2018-01-10 00:00:00 Tax Professional English Look at some of the proposed new rules for Canadian-controlled private corporations for tax year 2018. Examine how these changes may affect... https://quickbooks.intuit.com/ca/resources/ca_qrc/uploads/2018/01/accountant-discusses-tax-changes-for-private-corporations-with-client.jpg https://quickbooks.intuit.com/ca/resources/pro-taxes/tax-changes-private-corporations/ Private Corporations: Be Aware of These Tax Changes

Private Corporations: Be Aware of These Tax Changes

2 min read

Effective 2018, the Canada Revenue Agency is implementing new rules in three key areas that affect corporations. If you work for or handle the accounting of a private corporation, it’s important to understand and prepare for these changes.

Income Sprinkling

Income sprinkling is when a corporation issues paycheques to the owner’s spouse or children, even if they don’t work for the company. This lowers the tax liability for the corporation, and for most families, it’s more advantageous than a single family member claiming all that income.

As of 2017, analysts estimate that about 50,000 Canadian-controlled private corporations use this practice, and although that number may sound high, it only represents 3 percent of the country’s CCPCs. For tax year 2018, the government plans to change the rules on income sprinkling and apply the Tax On Split Income rules (TOSI) to sprinkled income.

Usually, tax on split income applies in cases where a business owner shifts some of the income to other family members such as a spouse or a child. Theoretically, this saves money because the family members are in a lower income bracket. The split income rules eliminate the savings, and they apply the top marginal tax rate to that income. Under the new income sprinkling rules, private corporations can only issue payments to people who really work for the company. In cases where it appears that a family member is just getting a cheque to lower the business’ or family’s tax liability, the split income tax may apply.

New Thresholds for Passive Income

The government is also considering imposing new thresholds for passive income for CCPCs in tax year 2018. Under the proposed rules, CCPCs can have up to $50,000 in passive income per year with limited tax consequences. Assuming a 5 percent rate of return, this means that a business can have $1 million in savings and still not be subject to the new tax. Businesses with passive income over that threshold would face additional taxes on any excess amounts.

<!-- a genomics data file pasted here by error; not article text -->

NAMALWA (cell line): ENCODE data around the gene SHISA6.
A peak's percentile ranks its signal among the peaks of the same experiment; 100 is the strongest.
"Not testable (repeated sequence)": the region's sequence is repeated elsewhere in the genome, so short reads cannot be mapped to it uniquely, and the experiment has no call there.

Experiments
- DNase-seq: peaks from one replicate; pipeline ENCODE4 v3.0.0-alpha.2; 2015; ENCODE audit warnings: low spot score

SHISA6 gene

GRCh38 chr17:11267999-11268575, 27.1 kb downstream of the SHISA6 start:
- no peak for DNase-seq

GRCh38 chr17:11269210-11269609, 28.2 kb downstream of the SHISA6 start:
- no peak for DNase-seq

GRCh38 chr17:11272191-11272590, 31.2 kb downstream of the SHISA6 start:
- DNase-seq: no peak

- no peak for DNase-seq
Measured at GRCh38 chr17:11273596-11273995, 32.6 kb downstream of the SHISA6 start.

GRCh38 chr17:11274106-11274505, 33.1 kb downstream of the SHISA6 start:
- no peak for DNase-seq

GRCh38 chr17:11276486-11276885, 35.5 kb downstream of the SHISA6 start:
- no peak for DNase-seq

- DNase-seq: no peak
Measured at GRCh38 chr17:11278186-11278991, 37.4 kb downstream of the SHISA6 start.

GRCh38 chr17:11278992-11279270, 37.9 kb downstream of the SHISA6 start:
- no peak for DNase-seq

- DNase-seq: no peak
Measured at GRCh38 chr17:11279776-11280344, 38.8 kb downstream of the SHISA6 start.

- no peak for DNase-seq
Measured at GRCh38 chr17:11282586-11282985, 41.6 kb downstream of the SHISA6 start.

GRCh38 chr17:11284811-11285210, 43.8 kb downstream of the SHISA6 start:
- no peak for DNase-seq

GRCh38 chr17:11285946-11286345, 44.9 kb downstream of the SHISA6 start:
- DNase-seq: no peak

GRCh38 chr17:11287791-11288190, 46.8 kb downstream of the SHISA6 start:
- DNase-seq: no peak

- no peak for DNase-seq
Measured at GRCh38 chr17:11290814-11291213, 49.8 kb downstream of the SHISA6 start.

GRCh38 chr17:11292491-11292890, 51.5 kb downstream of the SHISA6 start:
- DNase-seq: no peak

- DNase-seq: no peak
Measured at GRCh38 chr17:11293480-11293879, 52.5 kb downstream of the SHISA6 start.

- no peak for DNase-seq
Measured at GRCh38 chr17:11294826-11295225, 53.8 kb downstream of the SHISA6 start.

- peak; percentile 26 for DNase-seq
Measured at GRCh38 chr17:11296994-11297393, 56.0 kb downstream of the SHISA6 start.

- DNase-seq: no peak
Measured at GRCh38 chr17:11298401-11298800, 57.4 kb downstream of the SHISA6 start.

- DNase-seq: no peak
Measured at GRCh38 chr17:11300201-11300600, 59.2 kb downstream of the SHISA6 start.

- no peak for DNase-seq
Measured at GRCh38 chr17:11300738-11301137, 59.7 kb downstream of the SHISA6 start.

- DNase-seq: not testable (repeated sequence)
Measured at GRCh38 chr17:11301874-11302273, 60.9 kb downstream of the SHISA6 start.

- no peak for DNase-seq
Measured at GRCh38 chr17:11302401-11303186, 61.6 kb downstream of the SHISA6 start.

Luckily, most corporations don’t have to worry about this additional tax. Only 3 percent of CCPCs had more than $50,000 in passive income in 2015. In fact, 80 percent of passive income is earned by just 2 percent of CCPCs. As a result, most businesses should not be affected by the new rules, especially considering that existing passive investments will be exempt from the new threshold. But if your corporation is affected, you may face tax of up to 73 percent on those amounts. That is a combination of the corporate tax rate and the top marginal personal tax rate.

Reduction to the Federal Small Business Tax Rate

The government also plans to lower the federal small business tax rate to 10 percent in 2018 and 9 percent in 2019. If that change goes through, the average combined provincial and federal income tax rate for small corporations is going to be between 12.9 and 14.4 percent. That’s the lowest of all the G7 countries.

The government debated a lot of different changes for tax year 2018 and beyond. Some of the proposed changes such as measures related to the conversion of income to capital gains did not go through, and even the thresholds for passive income and rules on income sprinkling aren’t expected to be finalized until the spring of 2018. As an accountant, it’s critical to stay on top of proposed changes and monitor which changes take effect. The more you know about updates to tax laws, the easier it becomes for you to help and advise your clients.

Information may be abridged and therefore incomplete. This document/information does not constitute, and should not be considered a substitute for, legal or financial advice. Each financial situation is different, the advice provided is intended to be general. Please contact your financial or legal advisors for information specific to your situation.

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